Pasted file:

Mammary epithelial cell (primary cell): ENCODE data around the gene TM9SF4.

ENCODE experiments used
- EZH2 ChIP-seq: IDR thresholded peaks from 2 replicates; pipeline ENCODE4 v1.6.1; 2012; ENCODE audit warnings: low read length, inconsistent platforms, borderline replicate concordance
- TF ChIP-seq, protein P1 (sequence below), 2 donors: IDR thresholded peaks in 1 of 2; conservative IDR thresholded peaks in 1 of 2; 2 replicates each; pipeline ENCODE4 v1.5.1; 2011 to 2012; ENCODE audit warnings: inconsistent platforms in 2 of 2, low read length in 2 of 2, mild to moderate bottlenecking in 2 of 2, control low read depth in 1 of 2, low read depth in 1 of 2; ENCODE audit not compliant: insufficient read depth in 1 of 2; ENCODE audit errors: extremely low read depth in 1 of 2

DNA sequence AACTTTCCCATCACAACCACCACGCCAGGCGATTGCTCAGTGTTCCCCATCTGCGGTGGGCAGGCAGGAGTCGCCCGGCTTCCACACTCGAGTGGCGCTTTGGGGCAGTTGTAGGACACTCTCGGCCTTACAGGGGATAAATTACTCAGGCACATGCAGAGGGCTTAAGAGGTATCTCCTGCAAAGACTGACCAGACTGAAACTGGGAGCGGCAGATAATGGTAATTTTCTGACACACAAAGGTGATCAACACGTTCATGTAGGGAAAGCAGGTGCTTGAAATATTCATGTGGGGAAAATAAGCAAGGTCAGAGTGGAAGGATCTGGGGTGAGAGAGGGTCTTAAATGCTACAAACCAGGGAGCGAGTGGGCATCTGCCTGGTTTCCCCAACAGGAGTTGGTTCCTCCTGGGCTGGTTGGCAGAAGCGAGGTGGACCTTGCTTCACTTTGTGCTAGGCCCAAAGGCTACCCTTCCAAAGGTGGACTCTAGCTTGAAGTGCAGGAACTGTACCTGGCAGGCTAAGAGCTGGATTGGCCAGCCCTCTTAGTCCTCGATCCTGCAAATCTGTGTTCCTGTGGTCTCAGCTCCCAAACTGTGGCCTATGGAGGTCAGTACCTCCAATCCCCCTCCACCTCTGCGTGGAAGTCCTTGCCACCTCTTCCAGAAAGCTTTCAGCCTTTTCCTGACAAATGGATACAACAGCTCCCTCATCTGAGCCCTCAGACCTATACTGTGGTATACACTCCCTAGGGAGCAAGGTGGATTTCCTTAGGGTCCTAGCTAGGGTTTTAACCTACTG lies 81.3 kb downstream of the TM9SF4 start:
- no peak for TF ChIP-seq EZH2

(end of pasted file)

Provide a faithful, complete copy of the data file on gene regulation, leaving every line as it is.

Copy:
Mammary epithelial cell (primary cell): ENCODE data around the gene TM9SF4.

ENCODE experiments used
- EZH2 ChIP-seq: IDR thresholded peaks from 2 replicates; pipeline ENCODE4 v1.6.1; 2012; ENCODE audit warnings: low read length, inconsistent platforms, borderline replicate concordance
- TF ChIP-seq, protein P1 (sequence below), 2 donors: IDR thresholded peaks in 1 of 2; conservative IDR thresholded peaks in 1 of 2; 2 replicates each; pipeline ENCODE4 v1.5.1; 2011 to 2012; ENCODE audit warnings: inconsistent platforms in 2 of 2, low read length in 2 of 2, mild to moderate bottlenecking in 2 of 2, control low read depth in 1 of 2, low read depth in 1 of 2; ENCODE audit not compliant: insufficient read depth in 1 of 2; ENCODE audit errors: extremely low read depth in 1 of 2

DNA sequence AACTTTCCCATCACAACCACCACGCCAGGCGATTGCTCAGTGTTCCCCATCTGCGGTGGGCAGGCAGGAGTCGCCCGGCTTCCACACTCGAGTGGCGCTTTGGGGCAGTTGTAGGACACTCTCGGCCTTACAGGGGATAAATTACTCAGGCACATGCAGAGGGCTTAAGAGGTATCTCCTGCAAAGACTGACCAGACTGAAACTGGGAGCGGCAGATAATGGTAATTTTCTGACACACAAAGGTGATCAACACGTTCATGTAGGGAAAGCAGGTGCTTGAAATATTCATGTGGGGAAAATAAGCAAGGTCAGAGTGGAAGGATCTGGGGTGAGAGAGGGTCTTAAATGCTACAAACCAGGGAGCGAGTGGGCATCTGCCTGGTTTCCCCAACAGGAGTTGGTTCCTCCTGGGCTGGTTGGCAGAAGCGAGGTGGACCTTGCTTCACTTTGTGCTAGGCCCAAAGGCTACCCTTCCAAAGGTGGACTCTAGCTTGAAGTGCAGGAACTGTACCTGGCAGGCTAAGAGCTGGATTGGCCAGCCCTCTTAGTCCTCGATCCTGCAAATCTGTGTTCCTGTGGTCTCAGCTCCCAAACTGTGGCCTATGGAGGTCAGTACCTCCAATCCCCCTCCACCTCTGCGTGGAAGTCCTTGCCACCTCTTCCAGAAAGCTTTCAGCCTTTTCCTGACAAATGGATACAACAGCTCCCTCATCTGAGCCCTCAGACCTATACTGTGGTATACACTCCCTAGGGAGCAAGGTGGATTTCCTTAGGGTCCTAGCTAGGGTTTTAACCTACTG lies 81.3 kb downstream of the TM9SF4 start:
- no peak for TF ChIP-seq EZH2